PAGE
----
ATHENS, Ohio -- Though television has been criticized in recent years for promoting sex and violence, an Ohio University researcher has found that soap operas in developing nations are making a positive impact, encouraging audiences to adopt more progressive attitudes and behaviors toward gender equality, HIV prevention, adult literacy and other social issues.
Governments in countries such as India, China, Mexico and Peru have successfully blended educational messages into engaging television or radio soap operas to inspire social change. For example, residents of the northern India village of Lutsaan who were avid listeners of the radio drama "Tinka Tinka Sukh" ("Happiness Lies in Small Things"), which promoted gender equality, renounced the local custom of demanding a bridal dowry, and enrollment of girls in the village school rose from 10 percent to 40 percent during the 1990s.
"The programs are not the magic bullet that will solve all these problems, but they provide a climate in which people can discuss issues and some people may be motivated to make changes," says Arvind Singhal, an Ohio University associate professor of interpersonal communication and co-author of the book "Entertainment-Education: A Communication Strategy for Society Change," published by Lawrence Erlbaum Associates, Inc.
The soap opera format of these programs is key to their popularity, Singhal says. The episodic, often every weekday airing of these shows allows producers to repeat educational messages. Dramatic story lines keep audiences enthralled. "Melodrama really is a struggle between opposing forces, good or bad," he says. "The soap opera naturally lends itself to the depiction of prosocial behavior and antisocial behavior."
Though past studies have focused solely on measuring the impacts of entertainment-education programs, Singhal's book, which he co-authored with Everett Rogers of the University of New Mexico, also explains why the shows cause audience members to change attitudes and practices.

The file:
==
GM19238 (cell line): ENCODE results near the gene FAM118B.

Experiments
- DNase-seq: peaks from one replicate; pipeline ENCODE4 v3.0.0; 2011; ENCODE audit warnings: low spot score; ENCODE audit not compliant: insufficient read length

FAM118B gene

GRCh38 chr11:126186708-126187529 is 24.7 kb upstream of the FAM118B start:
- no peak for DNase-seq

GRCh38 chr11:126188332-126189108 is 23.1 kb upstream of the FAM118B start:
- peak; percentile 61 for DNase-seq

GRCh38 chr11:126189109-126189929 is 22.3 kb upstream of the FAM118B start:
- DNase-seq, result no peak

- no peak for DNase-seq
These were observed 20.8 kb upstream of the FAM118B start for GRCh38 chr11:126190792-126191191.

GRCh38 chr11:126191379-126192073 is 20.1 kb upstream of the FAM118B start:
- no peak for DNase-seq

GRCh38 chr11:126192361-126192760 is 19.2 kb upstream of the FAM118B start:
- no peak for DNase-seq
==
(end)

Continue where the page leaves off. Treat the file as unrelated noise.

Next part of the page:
Singhal's studies, which have been published and presented for professional audiences, found that such motivational programs effected mainly individual, short-term behavior changes, prompted by viewers' identification with story characters whom they saw as role models. Discussion of the plot twists with friends, family and neighbors also fostered greater awareness of social issues, as evidenced by the larger number of audience members who reported adopting family planning and HIV prevention practices or attending adult education classes after the shows' broadcasts.
The entertainment-education strategy especially has worked in nations that aren't saturated with media options, Singhal says. Two programs, India's "Tinka Tinka Sukh" and Chinese television's "Baixing" ("Ordinary Chinese People"), draw 35 million listeners and 40 million viewers respectively. Singhal currently is studying these shows to gauge their long-term impact on women's social status. Even if the programming influences only a few million audience members, who in turn can share that knowledge with others, he says, the soap opera has made headway.
Though embedding social messages in pop culture raises ethical questions who should determine what values are right for whom? Singhal says that producers often develop their missions from national constitutions or United Nations declarations, with the consensus of government stakeholders. Hiring writers, directors and crew members from the show's target audience provides credibility. Messages promoted in the programs, such as how to prevent the spread of the HIV virus, may be controversial, but have universal appeal, Singhal says.
While private corporations are somewhat reluctant to produce entertainment-education shows on their own, the popularity of these programs generates continued commercial financial support. "I think the biggest lesson is that you can be commercially viable and socially responsible," Singhal says.
But that's not a lesson most American producers have learned, he adds. "In the United States, the media is so entrenched here, so commercially focused, that it's not easy for Hollywood to make entertainment-education programs," he says. "Once they begin to find out that it doesn't hurt ratings, gradually we may see more involvement by Hollywood. But I don't think pure entertainment is going to go away or that media will overnight become responsible, because I think economics will still continue to drive the market." Singhal holds an appointment in the Ohio University College of Communication.
Written by Andrea Gibson.